To derive the SGM expression, a unit source at x′ in the SRAF portion of the mask layout is assumed, i.e., MA(x)=δ(x−x′). This unit source at x′ contributes the following amount to the image slope at x:

I ( x ) x - I T ( x ) x = x [ M A ( x 1 ) M K * ( x 2 ) + M K ( x 1 ) M A * ( x 2 ) + M A ( x 1 ) M A * ( x 2 ) ] W ( x - x 1 , x - x 2 ) x 1 x 2 = x [ δ ( x 1 - x ) M K * ( x 2 ) + M K ( x 1 ) δ ( x - x 2 ) + δ ( x - x 1 ) δ ( x - x 2 ) ] W ( x - x 1 , x - x 2 ) x 1 x 2 = x [ W ( x - x , x - x 1 ) M K * ( x 1 ) + M K ( x 1 ) W ( x - x 1 , x - x ) ] x 1 x 2 + x W ( x - x , x - x )
The weighting of the vote from field point x to source point x′ is equal to the gradient of the pre-OPC image,

M R ( x ) x = 1 2 x [ M T ( x ) + M T * ( x ) ]
So the SGM value at x′ is equal to

V ( x ) = M R ( x ) x ( I ( x ) - I T ( x ) ) x x = M R ( x ) x x { [ W ( x - x , x - x 1 ) M K * ( x 1 ) + M K ( x 1 ) W ( x - x 1 , x - x ) ] x 1 } x + M R ( x ) x x W ( x - x , x - x ) x = - M R ( x ) 2 x 2 { [ W ( x - x , x - x 1 ) M K * ( x 1 ) + M K ( x 1 ) W ( x - x 1 , x - x ) ] x 1 } x - M R ( x ) 2 x 2 W ( x - x , x - x ) x
The last step in the above makes use of integration by parts. This expression does not reduce to the single-kernel SGM expression above even in the limit of coherent illumination because the single-kernel SGM essentially looks at the contribution to the gradient of the amplitude instead of the intensity.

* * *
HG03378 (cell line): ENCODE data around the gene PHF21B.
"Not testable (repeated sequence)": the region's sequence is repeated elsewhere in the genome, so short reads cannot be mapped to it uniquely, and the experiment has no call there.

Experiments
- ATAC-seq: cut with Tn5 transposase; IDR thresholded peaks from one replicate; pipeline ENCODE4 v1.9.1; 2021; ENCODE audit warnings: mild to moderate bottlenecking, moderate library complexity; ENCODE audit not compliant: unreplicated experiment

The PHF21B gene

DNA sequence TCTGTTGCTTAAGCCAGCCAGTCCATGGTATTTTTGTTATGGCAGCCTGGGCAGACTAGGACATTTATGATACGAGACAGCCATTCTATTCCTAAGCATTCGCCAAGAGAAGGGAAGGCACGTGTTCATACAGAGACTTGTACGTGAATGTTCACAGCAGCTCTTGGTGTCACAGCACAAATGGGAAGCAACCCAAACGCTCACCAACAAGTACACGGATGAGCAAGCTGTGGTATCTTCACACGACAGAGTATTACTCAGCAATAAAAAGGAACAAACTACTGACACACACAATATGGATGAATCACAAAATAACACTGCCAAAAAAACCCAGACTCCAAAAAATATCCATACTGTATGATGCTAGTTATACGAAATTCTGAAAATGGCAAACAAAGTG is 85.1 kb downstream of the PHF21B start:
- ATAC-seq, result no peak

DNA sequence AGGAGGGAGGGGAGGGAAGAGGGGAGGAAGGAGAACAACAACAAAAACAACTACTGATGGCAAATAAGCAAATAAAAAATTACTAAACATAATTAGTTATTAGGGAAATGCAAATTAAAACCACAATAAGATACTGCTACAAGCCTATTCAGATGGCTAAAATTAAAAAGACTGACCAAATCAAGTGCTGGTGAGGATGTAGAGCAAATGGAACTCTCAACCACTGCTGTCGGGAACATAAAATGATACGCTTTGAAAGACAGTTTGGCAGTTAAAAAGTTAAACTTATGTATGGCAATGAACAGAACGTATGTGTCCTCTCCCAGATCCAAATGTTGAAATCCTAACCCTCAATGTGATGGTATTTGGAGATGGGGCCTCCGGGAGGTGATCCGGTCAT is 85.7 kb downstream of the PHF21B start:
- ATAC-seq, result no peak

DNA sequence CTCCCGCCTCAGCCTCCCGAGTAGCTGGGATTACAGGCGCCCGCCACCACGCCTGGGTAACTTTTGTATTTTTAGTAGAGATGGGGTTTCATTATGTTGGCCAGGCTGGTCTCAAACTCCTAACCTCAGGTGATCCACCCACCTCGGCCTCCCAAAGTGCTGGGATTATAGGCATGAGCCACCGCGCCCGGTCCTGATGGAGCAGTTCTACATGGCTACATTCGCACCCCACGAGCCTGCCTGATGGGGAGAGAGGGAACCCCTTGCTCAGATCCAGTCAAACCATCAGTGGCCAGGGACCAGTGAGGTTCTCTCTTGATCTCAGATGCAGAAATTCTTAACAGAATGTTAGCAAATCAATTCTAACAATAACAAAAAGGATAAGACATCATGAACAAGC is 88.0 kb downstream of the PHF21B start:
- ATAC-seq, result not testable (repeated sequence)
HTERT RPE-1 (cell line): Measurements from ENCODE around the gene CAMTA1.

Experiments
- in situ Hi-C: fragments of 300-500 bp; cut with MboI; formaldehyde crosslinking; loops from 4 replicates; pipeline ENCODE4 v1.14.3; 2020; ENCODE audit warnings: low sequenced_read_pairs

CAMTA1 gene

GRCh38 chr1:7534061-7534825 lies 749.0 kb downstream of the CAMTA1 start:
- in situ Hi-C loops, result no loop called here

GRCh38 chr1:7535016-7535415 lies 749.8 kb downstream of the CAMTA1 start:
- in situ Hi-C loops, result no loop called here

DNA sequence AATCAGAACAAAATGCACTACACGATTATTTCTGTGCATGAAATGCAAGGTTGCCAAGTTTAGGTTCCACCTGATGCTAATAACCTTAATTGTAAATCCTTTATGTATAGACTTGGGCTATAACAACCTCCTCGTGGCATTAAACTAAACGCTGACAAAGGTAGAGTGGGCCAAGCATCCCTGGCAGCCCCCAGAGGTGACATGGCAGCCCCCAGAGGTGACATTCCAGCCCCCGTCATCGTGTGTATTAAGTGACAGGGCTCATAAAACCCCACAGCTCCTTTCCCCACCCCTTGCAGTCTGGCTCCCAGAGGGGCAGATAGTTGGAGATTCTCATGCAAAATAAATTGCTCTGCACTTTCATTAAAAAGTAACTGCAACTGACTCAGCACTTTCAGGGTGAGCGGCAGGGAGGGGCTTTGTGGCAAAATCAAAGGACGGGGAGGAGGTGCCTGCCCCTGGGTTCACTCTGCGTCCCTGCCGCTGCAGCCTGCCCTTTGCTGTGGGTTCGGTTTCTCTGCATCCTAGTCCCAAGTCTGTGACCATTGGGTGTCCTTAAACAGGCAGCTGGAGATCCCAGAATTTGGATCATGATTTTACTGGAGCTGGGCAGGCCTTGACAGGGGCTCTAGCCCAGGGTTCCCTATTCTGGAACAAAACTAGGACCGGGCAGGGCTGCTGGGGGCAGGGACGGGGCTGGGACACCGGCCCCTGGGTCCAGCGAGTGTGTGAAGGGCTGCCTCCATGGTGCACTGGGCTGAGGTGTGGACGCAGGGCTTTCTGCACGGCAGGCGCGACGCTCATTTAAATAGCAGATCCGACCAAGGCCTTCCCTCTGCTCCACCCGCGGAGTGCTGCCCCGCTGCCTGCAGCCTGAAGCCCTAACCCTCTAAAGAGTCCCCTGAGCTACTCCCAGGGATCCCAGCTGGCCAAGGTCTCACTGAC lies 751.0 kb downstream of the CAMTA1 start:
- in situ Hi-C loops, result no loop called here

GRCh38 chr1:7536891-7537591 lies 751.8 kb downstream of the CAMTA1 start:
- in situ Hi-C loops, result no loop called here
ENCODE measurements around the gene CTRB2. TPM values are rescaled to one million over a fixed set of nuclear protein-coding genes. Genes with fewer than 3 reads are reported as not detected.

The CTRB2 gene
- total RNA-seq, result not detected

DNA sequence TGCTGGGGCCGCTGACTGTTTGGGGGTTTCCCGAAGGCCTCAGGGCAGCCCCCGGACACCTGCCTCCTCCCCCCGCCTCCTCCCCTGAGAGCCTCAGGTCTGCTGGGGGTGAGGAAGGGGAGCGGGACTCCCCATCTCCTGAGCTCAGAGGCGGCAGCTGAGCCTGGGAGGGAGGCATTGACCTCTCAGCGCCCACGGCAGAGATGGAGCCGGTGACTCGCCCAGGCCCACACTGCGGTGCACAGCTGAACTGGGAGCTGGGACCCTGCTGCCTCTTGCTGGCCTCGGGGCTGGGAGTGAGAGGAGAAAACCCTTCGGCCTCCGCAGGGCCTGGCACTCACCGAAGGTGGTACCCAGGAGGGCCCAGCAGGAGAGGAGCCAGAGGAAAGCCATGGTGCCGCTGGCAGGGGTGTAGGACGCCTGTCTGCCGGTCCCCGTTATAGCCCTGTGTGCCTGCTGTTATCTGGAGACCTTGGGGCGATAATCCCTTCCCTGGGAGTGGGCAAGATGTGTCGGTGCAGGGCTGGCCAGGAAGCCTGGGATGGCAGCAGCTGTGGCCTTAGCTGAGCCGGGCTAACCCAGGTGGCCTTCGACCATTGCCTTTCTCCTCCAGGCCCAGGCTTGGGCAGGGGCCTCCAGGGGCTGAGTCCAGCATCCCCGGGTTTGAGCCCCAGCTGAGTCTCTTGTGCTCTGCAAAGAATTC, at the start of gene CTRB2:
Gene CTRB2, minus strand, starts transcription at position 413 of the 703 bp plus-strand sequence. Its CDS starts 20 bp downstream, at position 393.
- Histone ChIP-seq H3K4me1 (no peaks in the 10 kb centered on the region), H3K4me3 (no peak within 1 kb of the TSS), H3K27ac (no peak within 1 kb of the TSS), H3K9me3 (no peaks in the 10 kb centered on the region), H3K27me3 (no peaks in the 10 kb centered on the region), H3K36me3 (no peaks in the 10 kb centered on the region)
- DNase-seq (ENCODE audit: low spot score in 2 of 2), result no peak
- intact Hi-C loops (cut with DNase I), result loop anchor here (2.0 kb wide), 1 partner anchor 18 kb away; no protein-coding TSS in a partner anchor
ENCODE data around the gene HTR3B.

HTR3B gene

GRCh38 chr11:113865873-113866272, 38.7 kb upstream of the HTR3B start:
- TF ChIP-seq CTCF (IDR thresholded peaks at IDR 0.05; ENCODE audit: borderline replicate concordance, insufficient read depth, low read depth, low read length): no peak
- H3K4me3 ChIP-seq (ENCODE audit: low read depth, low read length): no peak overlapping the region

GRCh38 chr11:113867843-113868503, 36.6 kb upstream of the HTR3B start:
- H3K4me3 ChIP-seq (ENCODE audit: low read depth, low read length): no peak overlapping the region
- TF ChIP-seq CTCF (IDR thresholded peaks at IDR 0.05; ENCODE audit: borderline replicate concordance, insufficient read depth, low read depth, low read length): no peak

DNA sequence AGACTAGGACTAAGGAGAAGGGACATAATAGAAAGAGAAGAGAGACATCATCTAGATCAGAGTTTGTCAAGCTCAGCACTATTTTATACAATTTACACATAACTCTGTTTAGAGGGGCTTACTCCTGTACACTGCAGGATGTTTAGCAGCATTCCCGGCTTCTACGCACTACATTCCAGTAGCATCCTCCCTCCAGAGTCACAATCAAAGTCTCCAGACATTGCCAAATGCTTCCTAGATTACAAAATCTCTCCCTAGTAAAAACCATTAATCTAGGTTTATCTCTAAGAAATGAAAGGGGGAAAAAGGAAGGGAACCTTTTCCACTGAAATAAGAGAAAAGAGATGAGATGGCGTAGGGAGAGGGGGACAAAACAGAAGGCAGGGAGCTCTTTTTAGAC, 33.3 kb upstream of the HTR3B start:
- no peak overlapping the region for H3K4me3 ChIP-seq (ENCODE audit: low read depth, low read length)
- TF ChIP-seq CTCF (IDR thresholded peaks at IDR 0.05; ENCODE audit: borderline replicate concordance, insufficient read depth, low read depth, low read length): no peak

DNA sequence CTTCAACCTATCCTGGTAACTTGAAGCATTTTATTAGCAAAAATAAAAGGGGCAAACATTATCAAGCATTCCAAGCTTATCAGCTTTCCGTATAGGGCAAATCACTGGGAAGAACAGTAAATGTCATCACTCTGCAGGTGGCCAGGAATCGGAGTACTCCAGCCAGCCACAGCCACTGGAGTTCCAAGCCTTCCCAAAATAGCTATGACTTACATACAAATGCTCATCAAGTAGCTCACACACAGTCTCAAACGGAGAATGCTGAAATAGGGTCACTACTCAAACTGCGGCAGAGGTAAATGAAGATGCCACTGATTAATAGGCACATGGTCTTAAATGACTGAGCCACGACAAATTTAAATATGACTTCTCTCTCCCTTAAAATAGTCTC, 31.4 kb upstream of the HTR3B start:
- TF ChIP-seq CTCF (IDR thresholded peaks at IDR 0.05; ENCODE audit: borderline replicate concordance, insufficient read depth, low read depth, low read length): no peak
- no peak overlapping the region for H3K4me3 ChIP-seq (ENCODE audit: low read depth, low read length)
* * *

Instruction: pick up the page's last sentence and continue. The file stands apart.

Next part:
Finally, with a change in variable names:

V ( x ) = - [ M R ( x 1 ) M K ( x 2 ) 2 x 1 2 W ( x 1 - x 2 , x 1 - x ) + M R ( x 1 ) M K * ( x 2 ) 2 x 1 2 W ( x 1 - x , x 1 - x 2 ) ] x 1 x 2 - M R ( x 1 ) 2 x 1 2 W ( x 1 - x , x 1 - x ) x 1 = - [ M R ( x - x 1 ) M K ( x - x 2 ) 2 x 1 2 W ( x 2 - x 1 , - x 1 ) + M R ( x - x 1 ) M K * ( x - x 2 ) 2 x 1 2 W ( - x 1 , x 2 - x 1 ) ] x 1 x 2 - M R ( x - x 1 ) 2 x 1 2 W ( - x 1 , - x 1 ) x 1
The Hermiticity of the SGM bilinear kernel is observed if x1 is replaced by X2 in the second term.

When MT is real and the OPC correction component (MC) is ignored, then MR=MK=MK*=MT=MT* and the above formula resembles the Hopkins equation, which means the SGM may be computed using the standard kernel decomposition technique.

If MK is real and the OPC correction component (MC) is not ignored, this is a bilinear integration involving two different input images (pre-OPC mask layout MR=MT and post-OPC mask layout without SRAF MK=MK*=MT+MC).

The SGM bilinear kernel (SGK) can be related to the TCC in the frequency domain. When MT is real and the OPC correction component (MC) is ignored,